My flesh and my heart may fail, but God is the strength of my heart and my portion forever. Psa 73:26
Thursday, December 23, 2010
(Latin, “the Scripture alone”)
Belief of Protestants that Christian Scripture is the final and only infallible authority for the Christian in matters of faith and practice. Sola Scriptura was coined during the Protestant Reformation of the sixteenth century, but according to Protestants, is found throughout Christian history. The belief in Sola Scriptura contrasts both the Catholic, Mormon, Jehovah”s Witness, and Eastern Orthodox belief that along with Scripture there necessarily exists an infallible authority which either interprets the Scripture with ultimate authority or adds new revelations to supplement the Scripture. Hence, in these traditions, the Scripture is not the final, ultimate, or only infallible authority as there are other authorities equal to that of Scripture. Protestants, on the other hand, while respecting the existence of other authorities (tradition, experience, reason, creation, etc.), do not believe that these are equal to that of Scripture and therefore must always be tested by, and submitted to, Scripture.
A tradition in Christianity that claims to represent the church the most faithfully due to its adherence to the traditions, beliefs, and practices of the early church. Though many would see the Eastern Orthodox church as simply “Catholicism without a Pope,” the Orthodox would reject such a simplified identification. Not only do they not have a living infallible authority, such as the Pope, but they approach theology from a more mystical, and less rationalistic, perspective. Their theology primarily comes from the first seven ecumenical councils as, according to the Orthodox, these councils represent a perfect representation of the Christian faith. Claiming to be the most “ancient faith” and an uncompromised liturgy, the Eastern Orthodox church boasts over two-hundred and fifty million members worldwide.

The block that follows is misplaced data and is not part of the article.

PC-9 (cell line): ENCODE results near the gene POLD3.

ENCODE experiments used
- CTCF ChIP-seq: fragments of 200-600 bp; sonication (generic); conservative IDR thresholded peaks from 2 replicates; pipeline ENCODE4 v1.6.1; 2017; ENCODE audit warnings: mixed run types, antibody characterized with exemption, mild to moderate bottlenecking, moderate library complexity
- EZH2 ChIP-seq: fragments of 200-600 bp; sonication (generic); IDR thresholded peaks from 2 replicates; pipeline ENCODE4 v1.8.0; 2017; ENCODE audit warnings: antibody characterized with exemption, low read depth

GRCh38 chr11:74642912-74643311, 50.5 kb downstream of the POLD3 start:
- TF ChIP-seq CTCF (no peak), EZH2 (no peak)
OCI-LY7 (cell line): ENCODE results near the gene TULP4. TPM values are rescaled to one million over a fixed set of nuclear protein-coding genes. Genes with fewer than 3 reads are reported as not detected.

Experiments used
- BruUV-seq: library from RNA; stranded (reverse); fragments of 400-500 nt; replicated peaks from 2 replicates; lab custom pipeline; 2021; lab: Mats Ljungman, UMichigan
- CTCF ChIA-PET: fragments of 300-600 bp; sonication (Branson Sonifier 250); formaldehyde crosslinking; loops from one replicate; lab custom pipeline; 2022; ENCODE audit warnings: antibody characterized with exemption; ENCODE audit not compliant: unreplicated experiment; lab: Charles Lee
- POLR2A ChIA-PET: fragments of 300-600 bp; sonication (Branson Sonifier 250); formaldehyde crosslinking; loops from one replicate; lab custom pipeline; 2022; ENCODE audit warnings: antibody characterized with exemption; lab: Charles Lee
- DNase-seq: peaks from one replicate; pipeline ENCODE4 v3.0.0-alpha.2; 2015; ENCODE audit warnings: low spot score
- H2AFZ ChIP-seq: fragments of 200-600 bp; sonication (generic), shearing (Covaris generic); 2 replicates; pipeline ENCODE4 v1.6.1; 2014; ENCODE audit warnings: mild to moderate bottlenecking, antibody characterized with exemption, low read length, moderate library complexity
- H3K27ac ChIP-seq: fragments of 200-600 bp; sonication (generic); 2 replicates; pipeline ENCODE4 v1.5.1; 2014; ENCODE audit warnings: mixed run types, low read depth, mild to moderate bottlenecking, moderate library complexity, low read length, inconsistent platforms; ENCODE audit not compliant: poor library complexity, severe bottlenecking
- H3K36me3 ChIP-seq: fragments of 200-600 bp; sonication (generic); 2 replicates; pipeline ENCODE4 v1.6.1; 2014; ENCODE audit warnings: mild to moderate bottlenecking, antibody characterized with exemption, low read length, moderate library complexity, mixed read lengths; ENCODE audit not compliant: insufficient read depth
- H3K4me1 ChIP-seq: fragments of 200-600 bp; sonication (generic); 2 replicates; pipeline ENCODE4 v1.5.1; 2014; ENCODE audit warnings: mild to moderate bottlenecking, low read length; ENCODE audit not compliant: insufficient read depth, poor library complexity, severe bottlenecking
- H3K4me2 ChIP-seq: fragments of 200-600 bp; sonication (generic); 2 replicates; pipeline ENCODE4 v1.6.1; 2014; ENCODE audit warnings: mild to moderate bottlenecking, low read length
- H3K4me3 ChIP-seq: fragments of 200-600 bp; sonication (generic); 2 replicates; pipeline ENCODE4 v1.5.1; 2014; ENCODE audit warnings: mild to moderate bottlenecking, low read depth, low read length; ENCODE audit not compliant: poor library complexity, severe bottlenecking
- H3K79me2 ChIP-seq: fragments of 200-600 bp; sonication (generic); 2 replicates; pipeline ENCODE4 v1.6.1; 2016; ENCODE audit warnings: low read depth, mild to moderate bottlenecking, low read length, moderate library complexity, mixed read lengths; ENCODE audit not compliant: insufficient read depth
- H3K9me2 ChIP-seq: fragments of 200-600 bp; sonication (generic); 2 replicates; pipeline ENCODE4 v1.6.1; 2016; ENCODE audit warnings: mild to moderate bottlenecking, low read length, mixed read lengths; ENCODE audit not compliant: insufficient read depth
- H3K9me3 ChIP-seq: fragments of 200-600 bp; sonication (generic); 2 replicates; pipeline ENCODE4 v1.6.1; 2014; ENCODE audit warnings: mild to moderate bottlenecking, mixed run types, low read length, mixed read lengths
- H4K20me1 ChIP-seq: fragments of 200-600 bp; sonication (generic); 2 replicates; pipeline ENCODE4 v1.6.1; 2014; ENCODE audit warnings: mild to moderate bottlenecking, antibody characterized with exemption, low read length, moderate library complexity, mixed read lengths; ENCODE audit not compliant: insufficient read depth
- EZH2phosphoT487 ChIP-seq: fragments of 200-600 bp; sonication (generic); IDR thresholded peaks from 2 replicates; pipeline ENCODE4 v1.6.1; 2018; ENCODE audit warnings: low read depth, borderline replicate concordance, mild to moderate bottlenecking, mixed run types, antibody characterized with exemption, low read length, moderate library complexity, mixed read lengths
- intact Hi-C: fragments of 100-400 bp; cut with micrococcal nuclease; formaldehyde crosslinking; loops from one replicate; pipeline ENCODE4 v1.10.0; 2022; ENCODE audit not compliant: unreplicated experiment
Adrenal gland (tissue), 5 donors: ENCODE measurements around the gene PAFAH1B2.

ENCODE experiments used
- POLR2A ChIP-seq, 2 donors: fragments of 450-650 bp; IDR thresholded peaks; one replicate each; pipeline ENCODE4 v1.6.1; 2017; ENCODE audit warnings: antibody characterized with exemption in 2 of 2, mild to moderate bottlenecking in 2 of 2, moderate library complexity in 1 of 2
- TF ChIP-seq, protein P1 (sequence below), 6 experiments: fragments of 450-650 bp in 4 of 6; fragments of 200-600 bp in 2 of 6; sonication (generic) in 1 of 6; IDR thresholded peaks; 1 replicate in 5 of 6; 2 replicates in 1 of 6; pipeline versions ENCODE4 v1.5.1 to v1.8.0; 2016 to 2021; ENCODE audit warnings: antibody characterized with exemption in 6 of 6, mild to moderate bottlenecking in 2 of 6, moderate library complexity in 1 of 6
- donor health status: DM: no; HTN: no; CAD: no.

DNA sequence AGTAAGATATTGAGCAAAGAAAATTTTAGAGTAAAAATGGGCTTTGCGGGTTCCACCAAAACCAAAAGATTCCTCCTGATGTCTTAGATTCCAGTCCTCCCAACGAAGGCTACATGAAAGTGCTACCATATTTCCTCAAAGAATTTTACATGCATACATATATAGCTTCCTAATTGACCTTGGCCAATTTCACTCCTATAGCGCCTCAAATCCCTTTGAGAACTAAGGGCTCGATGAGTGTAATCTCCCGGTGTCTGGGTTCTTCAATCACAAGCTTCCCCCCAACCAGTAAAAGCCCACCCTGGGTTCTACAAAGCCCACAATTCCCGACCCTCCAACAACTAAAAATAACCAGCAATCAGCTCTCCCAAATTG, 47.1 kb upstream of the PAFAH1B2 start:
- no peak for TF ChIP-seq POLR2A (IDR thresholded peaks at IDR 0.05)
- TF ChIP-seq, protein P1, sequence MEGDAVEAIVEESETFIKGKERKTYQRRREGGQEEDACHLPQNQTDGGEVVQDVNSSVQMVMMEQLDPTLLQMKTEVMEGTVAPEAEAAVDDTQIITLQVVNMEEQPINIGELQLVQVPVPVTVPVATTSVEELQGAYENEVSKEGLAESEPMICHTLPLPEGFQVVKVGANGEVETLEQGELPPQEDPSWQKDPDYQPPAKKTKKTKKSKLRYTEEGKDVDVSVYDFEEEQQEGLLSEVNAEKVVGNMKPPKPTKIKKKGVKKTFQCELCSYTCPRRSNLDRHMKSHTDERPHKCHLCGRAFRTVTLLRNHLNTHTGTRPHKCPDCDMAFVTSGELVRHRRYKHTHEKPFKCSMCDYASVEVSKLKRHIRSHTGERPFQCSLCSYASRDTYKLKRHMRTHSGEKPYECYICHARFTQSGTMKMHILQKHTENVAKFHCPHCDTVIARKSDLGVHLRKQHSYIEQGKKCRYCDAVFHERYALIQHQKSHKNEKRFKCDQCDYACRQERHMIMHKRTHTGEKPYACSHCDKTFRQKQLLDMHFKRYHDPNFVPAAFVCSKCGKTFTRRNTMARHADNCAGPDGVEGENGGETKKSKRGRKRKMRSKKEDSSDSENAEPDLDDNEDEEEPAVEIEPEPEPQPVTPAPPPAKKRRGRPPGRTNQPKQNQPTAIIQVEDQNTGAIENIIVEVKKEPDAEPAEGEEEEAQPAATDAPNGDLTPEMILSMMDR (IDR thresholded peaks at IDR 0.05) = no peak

A tradition in Christianity which found its self-identity as “Protestant” in the sixteenth-century Reformation. Protestantism began when the church, according to Protestants, lost the Gospel during the middle to late middle ages and reformers began to “protest” this loss. Martin Luther, often seen as the father of Protestantism, rejected the Pope”s claims to infallible authority, believed that the Gospel was being lost to a system of works-based salvation, and confessed the Bible alone was the only infallible and ultimate source of authority for the Christian. Protestantism is not a church, but a tradition which claims to have restored or reformed the Gospel, and hence, the church. Protestantism is made up of thousands of denominations (various expressions of the Protestant faith) and boasts nearly four hundred million members world-wide.
A tradition in the Christian faith that distinguishes itself as the “one true church.” The primary distinctives of Roman Catholicism from other traditions of Christianity are 1) the bishop of Rome who claims apostolic succession, infallibility, and the authority of Peter the Apostle, 2) its claims to absolute and infallible authority in matters of faith and practice, 3) its claim to doctrinal fidelity with both the history of the church and biblical interpretation, and 4) the unity that is produced by such fidelity. Other major Christian traditions that would deny such claims are Protestantism and Eastern Orthodoxy. Roman Catholicism boasts of over one billion members.
[air''-ee-uh-niz''-um] The teachings of 4th Century theologian Arius who lived and taught in Alexandria, Egypt. His controversial teachings on the relationship of Jesus Christ to God the Father led to the Council of Nicea. Arius believed that Jesus was not one with the Father, and that he was not fully divine in nature, though almost. The Council deemed Arius’ teaching heretical and homoousioswas declared the official teaching of the Church.